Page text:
This study pragmatically investigates the phenomenon of impoliteness in selected English stories. It aims at finding out the types of impolite strategies and the functions behind using these strategies in the nominated literary texts.
It is hypothesized that impolite strategies are frequently used in English children's stories mainly for the purpose of mocking. To achieve the aims of the study, two types of procedures are followed: theoretical and practical. The theoretical part consists of two theoretical frameworks: one of impoliteness including its definitions, models, strategies, and another of children's stories including their historical perspective, illustrations, characteristics and types. The practical part consists of selecting a sample of children's stories and analyzing them according to Culpeper's (1996) model.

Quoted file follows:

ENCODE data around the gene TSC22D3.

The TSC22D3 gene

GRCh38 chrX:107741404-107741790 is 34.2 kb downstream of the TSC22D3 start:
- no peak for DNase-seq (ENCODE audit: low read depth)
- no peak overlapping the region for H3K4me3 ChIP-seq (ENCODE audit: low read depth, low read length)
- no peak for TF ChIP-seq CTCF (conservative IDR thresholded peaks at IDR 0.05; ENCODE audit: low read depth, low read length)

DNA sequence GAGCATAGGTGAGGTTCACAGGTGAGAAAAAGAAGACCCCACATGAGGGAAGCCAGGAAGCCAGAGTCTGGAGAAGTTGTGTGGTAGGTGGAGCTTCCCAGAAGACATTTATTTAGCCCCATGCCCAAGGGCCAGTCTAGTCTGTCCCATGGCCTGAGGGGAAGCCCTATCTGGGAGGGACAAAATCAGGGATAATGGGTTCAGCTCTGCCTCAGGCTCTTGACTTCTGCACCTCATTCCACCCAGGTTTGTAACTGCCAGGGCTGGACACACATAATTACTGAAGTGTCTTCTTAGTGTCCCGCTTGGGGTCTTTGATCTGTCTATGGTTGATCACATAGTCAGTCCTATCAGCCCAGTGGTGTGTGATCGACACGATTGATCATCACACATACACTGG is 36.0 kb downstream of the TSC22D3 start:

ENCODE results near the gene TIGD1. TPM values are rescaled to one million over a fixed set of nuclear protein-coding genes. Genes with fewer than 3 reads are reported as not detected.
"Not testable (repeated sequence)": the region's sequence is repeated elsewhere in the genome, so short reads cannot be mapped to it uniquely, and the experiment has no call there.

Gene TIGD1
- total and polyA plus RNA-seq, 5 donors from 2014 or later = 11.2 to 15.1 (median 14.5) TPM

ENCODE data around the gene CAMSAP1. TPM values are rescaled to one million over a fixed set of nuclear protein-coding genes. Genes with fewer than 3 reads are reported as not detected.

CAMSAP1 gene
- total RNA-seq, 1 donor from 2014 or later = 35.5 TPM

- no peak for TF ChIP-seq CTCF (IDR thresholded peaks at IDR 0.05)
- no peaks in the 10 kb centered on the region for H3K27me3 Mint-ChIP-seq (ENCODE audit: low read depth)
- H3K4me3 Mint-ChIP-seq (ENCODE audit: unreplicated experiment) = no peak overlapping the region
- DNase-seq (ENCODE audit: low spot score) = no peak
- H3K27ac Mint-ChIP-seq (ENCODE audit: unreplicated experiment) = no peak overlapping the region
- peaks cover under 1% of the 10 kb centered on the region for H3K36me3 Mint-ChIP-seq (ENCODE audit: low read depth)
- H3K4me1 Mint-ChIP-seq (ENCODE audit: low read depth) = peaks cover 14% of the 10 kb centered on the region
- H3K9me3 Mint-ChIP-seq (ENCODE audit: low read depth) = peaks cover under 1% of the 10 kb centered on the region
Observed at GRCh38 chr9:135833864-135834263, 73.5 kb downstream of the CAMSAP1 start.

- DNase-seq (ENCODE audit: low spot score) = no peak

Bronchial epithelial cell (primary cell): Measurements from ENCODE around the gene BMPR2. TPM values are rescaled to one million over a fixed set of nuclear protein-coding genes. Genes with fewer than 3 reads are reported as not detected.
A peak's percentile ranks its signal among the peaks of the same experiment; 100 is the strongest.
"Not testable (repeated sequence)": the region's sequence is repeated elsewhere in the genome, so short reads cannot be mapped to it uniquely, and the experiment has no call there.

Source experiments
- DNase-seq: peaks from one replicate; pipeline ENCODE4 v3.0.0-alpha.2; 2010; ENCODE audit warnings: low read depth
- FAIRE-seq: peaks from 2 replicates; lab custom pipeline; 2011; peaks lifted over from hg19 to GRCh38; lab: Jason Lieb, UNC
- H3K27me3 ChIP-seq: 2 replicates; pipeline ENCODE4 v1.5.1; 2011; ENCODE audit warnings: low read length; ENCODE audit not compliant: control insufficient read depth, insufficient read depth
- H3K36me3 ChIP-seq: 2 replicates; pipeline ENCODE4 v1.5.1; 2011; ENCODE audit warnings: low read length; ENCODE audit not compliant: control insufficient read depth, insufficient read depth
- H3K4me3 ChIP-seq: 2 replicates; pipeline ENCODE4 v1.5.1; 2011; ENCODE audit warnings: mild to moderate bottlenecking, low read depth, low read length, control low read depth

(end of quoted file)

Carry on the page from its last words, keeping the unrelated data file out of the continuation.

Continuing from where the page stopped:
In this study, there is a combination of qualitative and quantitative methods in order to have fully-explained and accurate findings. The selected data consist of five short stories: Andersen's The Ugly Duckling and The Emperor's New Clothes, Grimm's Cinderella and Hansel and Gretel and finally Freeman's Billy and Susy.
The results of the study show that 'negative impoliteness' is the most frequent strategy in the selected stories. The results also show that mocking is the most frequent function behind using impolite strategies in children's stories. The study ends up with a number of conclusions, recommendations and suggestions for further studies, based on the findings of the study.